New research published this week, and reported in the media, could help identify women with triple negative breast cancer (TNBC) who are most at risk of their breast cancer coming back.

Tuesday 3 March 2015      Research blog

New research published this week, and reported in the media, could help identify women with triple negative breast cancer (TNBC) who are most at risk of their breast cancer coming back.  The findings also give new insight into the biology of this aggressive form of the disease.  We take a closer look at the research and the potential impact it could have for women with breast cancer.

Preventing the return of breast cancer

In this study, funded by Breakthrough Breast Cancer, the Institute of Cancer Research and Cancer Research UK, scientists went on the hunt for a genetic signature which could accurately identify patients most at risk of their cancer coming back after treatment.  They were particularly interested in triple negative breast cancers as these patients tend to have higher rates of recurrence than those with other types of breast cancer.

It’s extremely important that we can predict who is likely to relapse so that more can be done to protect these patients.  Closer monitoring of high risk patients or extended treatment could help reduce the chance of their cancer coming back.

Genetics of “stem-ness”

The researchers thought that a way to identify these at-risk women could be found by looking at the genetics of stem cells found in breast tissue.  Stem cells and their role in cancer have been mentioned a lot lately and we’ve previously written about them on the blog.  TNBCs often contain high numbers of breast cancer stem cells, and by looking at the genetics of normal mammary stem cells it was hoped that a predictive gene signature could be found.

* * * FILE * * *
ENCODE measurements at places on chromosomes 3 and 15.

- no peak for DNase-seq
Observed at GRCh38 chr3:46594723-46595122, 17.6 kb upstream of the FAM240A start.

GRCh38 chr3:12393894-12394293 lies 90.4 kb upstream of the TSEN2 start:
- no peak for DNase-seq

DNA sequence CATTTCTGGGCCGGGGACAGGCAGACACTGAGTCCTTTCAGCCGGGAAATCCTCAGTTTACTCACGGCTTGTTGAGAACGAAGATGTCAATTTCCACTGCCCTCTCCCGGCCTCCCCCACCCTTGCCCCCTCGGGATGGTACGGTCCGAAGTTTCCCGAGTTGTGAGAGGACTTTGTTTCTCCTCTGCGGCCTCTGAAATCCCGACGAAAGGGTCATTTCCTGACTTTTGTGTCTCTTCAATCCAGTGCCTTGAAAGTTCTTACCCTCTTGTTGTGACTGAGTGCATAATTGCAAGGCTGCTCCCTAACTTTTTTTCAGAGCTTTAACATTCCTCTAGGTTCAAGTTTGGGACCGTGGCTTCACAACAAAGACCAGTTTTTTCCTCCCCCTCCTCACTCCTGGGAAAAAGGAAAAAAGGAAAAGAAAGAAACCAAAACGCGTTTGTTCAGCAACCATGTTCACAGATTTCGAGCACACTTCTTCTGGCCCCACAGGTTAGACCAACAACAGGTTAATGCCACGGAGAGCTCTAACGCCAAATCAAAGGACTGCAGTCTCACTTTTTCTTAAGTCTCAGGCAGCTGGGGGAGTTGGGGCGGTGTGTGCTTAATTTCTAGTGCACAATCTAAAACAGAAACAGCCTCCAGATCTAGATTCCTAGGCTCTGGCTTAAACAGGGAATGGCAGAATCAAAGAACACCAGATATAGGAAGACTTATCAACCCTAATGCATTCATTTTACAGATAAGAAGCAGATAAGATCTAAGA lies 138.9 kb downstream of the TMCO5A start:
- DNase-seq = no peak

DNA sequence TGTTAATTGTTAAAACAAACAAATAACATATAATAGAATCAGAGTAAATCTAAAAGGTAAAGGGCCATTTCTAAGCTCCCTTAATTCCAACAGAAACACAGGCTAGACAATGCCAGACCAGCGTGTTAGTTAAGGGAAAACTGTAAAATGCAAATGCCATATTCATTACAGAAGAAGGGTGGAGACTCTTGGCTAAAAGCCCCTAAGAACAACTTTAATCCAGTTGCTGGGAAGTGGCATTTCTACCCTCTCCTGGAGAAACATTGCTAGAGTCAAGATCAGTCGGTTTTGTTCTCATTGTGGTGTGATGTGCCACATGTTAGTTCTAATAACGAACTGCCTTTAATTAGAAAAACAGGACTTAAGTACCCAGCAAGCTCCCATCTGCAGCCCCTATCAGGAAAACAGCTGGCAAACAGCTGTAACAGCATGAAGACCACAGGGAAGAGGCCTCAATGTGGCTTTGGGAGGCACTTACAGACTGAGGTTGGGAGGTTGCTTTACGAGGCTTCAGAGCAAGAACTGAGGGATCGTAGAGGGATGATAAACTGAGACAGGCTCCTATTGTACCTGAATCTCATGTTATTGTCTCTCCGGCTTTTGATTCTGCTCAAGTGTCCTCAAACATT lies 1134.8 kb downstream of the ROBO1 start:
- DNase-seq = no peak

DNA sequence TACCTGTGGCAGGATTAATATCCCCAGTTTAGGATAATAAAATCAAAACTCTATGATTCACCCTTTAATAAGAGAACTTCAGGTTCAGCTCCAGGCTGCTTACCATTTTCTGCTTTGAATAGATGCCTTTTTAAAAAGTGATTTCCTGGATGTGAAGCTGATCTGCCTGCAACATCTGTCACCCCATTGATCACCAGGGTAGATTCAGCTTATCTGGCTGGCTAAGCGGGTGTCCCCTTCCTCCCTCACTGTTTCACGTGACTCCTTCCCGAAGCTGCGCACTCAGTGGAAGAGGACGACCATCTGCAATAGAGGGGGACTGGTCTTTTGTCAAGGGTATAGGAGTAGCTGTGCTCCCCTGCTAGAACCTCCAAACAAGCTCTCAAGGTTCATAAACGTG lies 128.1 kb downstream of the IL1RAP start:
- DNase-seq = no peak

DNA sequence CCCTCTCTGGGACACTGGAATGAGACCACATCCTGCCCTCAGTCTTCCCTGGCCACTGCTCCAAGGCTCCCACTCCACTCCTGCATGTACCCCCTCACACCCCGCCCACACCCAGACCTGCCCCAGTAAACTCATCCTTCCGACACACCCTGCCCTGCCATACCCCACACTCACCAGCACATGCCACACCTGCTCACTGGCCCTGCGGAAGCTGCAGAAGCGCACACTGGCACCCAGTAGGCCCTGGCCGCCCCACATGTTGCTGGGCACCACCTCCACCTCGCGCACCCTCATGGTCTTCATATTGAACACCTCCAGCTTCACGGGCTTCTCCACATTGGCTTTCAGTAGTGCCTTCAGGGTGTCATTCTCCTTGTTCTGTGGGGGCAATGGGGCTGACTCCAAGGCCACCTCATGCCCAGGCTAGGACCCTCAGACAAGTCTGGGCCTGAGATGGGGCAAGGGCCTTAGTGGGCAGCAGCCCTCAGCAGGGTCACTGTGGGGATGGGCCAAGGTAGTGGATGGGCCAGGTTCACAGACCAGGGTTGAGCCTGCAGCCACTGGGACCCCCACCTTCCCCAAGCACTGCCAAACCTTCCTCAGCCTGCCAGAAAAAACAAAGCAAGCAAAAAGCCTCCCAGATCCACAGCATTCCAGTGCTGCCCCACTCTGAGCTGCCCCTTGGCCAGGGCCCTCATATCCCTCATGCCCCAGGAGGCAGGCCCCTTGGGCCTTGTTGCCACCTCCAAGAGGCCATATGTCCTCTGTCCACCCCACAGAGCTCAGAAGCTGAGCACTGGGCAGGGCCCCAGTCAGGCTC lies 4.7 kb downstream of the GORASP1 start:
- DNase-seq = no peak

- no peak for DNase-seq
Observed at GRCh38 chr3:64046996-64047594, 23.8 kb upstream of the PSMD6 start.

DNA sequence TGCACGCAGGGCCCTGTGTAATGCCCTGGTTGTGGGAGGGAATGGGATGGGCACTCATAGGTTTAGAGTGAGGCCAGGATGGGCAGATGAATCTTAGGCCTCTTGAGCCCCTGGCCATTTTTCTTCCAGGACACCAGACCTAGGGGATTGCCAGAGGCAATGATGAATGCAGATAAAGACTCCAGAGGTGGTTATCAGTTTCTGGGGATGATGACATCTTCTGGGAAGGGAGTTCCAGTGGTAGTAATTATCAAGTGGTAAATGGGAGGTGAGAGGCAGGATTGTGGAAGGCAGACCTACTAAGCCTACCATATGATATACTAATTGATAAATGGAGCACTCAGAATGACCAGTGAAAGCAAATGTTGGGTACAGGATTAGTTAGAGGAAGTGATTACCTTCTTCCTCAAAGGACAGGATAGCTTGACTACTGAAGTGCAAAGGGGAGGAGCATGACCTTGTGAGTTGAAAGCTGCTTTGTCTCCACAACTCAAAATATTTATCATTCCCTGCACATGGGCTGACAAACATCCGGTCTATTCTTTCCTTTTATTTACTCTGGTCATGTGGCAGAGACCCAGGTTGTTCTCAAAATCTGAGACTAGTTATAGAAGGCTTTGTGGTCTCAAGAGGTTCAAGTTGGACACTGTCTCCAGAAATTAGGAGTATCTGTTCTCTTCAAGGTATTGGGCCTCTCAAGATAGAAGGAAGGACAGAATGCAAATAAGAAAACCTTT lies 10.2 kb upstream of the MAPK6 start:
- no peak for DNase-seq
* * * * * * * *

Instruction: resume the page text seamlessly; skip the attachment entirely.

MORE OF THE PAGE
Using stem cells isolated from the mammary tissue of mice, the researchers were able to find a signature of 323 genes that were all switched on at high levels compared to other cell types found in the mammary tissue.  Mouse and human genetics are virtually identical, so for every one of these 323 genes it is possible to match it up to a corresponding human gene.  Looking at the genetics of tumours donated by triple negative breast cancer patients, it became apparent that the human equivalent of the gene signature was present in breast cancer cases where recurrence had occurred within five years of treatment ending.

Programmed to spread

This is very intriguing because it suggests that the triple negative tumours likely to recur are mimicking a gene signature present in breast stem cells, and that this signature may have the power to predict recurrence.  It could be that the gene signature acts like a program, telling TNBC cells to behave more like stem cells - a property which we know is associated with resistance to treatment, recurrence and, ultimately, secondary breast cancer.

When the researchers probed deeper into the set of 323 genes, they found that the signature contained a lot of genes known to control cellular process associated with the spread of breast cancer.  For example, some of the genes control how cancer cells interact with nearby cells while others control the cells’ ability to move around.  This would suggests that a sub-set of the 323 genes may be responsible for the aggressive nature of TNBC.  Further research into these genes may lead to new targeted drugs that can prevent the growth and spread of the disease.

Better care for patients

As we’ve mentioned before, the triple negative category of breast cancers has become a dumping ground for many different but overlapping types of breast cancer.  Identifying a set of genes unique to a subset of TNBC patients shows us how we can refine the definitions of the disease and potentially improve how these patients are cared for. 

Research like this ensures that, in the future, patients will receive a more accurate diagnosis. It also gives us hope that effective targeted treatments can be developed for this hard-to-treat form of breast cancer.  With more than 5000 women expected to be diagnosed each year with TNBC, the need for these discoveries is as vital as ever.

Dr Matthew Lam is Breakthrough Breast Cancer's Senior Research Officer